Surgical Techniques   |    
Transepiphyseal Replacement of the Anterior Cruciate Ligament Using Quadruple Hamstring Grafts in Skeletally Immature Patients
Allen F. Anderson, MD1
1 Tennessee Orthopaedic Alliance/The Lipscomb Clinic, 4230 Harding Road, Suite 1000, Nashville, TN 37205. E-mail address: andersonaf@tnortho.com
View Disclosures and Other Information
The original scientific article in which the surgical technique was presented was published in JBJS Vol. 85-A, pp. 1255-1263, July 2003
The author did not receive grants or outside funding in support of his research or preparation of this manuscript. He did not receive payments or other benefits or a commitment or agreement to provide such benefits from a commercial entity. No commercial entity paid or directed, or agreed to pay or direct, any benefits to any research fund, foundation, educational institution, or other charitable or nonprofit organization with which the author is affiliated or associated.
The line drawings in this article are the work of Joanne Haderer Müller of Haderer & Müller (biomedart@haderermuller.com).
Investigation performed at the Tennessee Orthopaedic Alliance/The Lipscomb Clinic, Nashville, Tennessee

The Journal of Bone and Joint Surgery, Incorporated
J Bone Joint Surg Am, 2004 Sep 01;86(1 suppl 2):201-209
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Fear of iatrogenic growth disturbance has prevented the routine use, in children, of anatomic methods of anterior cruciate ligament replacement that have proven successful in adults. To minimize the risk of growth disturbance, extra-articular or modified physeal sparing procedures have been performed to stabilize the knee, but these procedures do not provide isometry. This study was performed to evaluate the results of a transepiphyseal replacement of the anterior cruciate ligament in skeletally immature athletes.


From 1993 to 1999, twelve patients with a mean age (and standard deviation) of 13.3 ± 1.4 years underwent replacement of the anterior cruciate ligament with a quadruple hamstring tendon graft performed with an arthroscopic technique and intraoperative fluoroscopic imaging for precise tunnel placement. The femoral and tibial tunnels went through the epiphyses but avoided the physes. Eight of the twelve patients also had a meniscal repair. All patients returned for follow-up, at a mean of 4.1 ± 1.9 years (range, two to 8.2 years) after surgery.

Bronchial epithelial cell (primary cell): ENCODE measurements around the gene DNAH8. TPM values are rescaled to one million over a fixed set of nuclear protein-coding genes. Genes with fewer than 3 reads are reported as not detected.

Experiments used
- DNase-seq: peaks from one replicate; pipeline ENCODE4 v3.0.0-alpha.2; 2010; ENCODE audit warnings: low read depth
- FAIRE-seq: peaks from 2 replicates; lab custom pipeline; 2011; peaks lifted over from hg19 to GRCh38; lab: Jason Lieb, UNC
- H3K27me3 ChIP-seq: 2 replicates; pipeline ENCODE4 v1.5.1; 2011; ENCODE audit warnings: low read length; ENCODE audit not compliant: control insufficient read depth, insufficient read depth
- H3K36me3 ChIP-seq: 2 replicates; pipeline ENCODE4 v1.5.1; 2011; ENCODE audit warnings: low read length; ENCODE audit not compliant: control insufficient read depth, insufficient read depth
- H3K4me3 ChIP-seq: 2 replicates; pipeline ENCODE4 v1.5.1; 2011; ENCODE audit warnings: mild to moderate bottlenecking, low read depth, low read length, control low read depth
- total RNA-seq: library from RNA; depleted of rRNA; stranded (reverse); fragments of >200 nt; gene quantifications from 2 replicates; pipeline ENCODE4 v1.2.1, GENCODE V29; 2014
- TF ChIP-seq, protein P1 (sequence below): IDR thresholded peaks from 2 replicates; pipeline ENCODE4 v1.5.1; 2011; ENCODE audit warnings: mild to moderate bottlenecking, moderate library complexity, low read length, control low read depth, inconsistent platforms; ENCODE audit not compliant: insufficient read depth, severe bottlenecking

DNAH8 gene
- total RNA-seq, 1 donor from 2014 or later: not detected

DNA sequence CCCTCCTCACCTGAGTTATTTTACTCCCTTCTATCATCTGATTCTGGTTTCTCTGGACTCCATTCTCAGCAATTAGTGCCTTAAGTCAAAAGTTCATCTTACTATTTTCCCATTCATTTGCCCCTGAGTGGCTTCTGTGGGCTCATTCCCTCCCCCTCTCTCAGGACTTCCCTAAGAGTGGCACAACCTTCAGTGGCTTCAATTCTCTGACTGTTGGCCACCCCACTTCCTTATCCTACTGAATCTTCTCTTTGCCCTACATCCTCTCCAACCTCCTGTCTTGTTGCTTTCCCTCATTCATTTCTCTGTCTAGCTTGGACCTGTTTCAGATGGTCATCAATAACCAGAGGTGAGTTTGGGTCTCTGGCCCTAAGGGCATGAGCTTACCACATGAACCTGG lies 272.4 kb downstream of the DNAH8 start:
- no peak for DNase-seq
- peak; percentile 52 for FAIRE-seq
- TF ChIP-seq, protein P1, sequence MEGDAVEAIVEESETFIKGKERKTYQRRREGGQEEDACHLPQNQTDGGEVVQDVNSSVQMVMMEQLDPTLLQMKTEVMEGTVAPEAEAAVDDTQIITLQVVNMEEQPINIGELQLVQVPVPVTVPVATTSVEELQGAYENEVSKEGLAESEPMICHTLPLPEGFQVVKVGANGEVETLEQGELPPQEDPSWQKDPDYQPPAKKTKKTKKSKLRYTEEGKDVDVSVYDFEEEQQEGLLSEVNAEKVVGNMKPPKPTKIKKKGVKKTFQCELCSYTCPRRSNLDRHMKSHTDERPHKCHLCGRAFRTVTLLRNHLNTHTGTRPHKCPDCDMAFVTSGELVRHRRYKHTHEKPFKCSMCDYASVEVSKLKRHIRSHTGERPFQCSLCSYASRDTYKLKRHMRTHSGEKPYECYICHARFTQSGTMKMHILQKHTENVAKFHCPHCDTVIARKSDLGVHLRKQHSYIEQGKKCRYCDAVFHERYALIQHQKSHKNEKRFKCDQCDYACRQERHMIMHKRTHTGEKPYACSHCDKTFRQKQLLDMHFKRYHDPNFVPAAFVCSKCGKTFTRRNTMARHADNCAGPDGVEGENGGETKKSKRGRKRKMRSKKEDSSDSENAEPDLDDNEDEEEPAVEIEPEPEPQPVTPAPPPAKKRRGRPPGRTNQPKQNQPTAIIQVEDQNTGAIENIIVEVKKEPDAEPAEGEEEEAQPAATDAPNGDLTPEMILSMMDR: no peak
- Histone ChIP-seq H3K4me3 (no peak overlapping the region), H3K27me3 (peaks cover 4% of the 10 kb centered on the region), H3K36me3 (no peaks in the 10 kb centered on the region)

The mean amount of growth from the time of surgery to the time of follow-up was 16.5 ± 10.0 cm (range, 8 to 38 cm). The difference between the lengths of the lower limbs, as measured on orthoradiographs, was not clinically relevant. The mean score on the International Knee Documentation Committee (IKDC) subjective knee form was 96.5 ± 4.4 points (range, 86 to 100 points). Ligament laxity testing with a KT-1000 arthrometer revealed a mean side-to-side difference of 1.5 ± 1.1 mm. The rating according to the criteria of the objective 2001 IKDC knee form was normal for seven patients and nearly normal for five.


Transepiphyseal replacement of the anterior cruciate ligament, a technically demanding procedure with a small margin of error, should be attempted only by accomplished knee surgeons. The preliminary results in this small series, however, demonstrate that this surgical technique can be performed in prepubescent patients with efficacy and relative safety.

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    These activities have been planned and implemented in accordance with the Essential Areas and policies of the Accreditation Council for Continuing Medical Education (ACCME) through the joint sponsorship of the American Academy of Orthopaedic Surgeons and The Journal of Bone and Joint Surgery, Inc. The American Academy of Orthopaedic Surgeons is accredited by the ACCME to provide continuing medical education for physicians.
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